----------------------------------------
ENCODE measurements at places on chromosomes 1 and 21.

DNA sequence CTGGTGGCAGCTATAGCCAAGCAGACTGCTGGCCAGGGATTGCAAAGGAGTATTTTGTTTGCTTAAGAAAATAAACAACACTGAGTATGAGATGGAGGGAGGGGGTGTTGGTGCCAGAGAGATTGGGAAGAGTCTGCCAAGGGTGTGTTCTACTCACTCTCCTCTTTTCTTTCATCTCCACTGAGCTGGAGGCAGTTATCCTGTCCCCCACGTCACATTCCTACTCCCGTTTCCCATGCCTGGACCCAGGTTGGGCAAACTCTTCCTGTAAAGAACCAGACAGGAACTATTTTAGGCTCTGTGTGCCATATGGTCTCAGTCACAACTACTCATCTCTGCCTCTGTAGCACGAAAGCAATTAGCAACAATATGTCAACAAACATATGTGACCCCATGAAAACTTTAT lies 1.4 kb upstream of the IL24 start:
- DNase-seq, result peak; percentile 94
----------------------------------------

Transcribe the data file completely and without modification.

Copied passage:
ENCODE measurements at places on chromosomes 1 and 21.

DNA sequence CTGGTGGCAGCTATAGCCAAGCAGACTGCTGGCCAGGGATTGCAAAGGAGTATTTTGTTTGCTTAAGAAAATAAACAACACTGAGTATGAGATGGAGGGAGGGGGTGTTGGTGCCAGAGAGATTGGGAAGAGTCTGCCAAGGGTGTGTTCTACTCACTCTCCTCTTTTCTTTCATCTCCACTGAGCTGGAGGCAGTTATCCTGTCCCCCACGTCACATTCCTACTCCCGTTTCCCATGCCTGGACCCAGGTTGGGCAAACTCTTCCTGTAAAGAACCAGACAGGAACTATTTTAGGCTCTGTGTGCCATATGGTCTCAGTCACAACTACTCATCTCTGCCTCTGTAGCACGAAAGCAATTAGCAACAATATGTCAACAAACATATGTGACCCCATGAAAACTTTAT lies 1.4 kb upstream of the IL24 start:
- DNase-seq, result peak; percentile 94